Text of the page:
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Going Home for Christmas: Prisoners, a Taste of Freedom and the Press

NCJ Number
Howard Journal of Criminal Justice Volume: 50 Issue: 1 Dated: February 2011 Pages: 75-91
Ian O'Donnell; Yvonne Jewkes
Date Published
February 2011
17 pages
This article discusses the policy of allowing prisoners in the United Kingdom and the Republic of Ireland to leave prison and join their families during the Christmas holidays.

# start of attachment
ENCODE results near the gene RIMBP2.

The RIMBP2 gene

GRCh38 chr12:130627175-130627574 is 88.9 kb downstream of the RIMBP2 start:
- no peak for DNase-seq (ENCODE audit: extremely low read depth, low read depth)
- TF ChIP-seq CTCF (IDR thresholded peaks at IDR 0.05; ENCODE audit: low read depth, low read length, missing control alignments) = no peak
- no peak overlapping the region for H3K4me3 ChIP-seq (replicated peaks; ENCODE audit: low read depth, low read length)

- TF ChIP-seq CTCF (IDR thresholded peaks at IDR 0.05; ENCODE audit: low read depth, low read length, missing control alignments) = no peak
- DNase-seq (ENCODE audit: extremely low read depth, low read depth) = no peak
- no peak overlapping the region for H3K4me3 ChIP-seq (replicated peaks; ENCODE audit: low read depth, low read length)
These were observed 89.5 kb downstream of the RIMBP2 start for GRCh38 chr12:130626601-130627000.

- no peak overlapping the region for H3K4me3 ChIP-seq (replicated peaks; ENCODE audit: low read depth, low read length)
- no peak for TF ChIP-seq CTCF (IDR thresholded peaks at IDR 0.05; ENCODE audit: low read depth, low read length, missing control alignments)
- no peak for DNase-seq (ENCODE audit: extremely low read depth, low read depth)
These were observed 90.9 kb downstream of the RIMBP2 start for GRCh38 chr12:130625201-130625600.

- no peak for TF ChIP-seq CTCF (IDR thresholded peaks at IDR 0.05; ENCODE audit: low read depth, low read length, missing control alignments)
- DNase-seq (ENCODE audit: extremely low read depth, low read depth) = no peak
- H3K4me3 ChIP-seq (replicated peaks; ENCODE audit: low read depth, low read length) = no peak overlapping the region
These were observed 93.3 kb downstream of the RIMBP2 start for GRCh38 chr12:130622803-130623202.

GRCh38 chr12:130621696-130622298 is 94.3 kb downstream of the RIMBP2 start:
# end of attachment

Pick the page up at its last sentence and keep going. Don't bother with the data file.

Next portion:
This article explores the extent to which prisoners in the United Kingdom and Republic of Ireland are permitted to leave prison to join their families for the Christmas festivities. It is argued that the willingness to allow such absences provides insights into divergent penal policies and contrasting socio-cultural attitudes towards prisoners and imprisonment (and, tangentially, the meaning of Christmas). In the Republic of Ireland the use of temporary release (TR) for Christmas - although in decline - has been largely uncontroversial. Even when addressing prisoners who fail to return at the end of their leave, press coverage tends to be discreet and factual. Very different in style and tone are newspapers in the United Kingdom which tend only to report prisoner release schemes if the stories can be linked to themes of recidivism, pampered (and dangerous) prisoners and misplaced political correctness. Here the granting of a taste of freedom is characterized by a strong belief in the 19th-century principle of 'less eligibility' and the implication that prison inmates are an undeserving underclass who should be shown no goodwill at any time of the year. Notes and references (Published Abstract)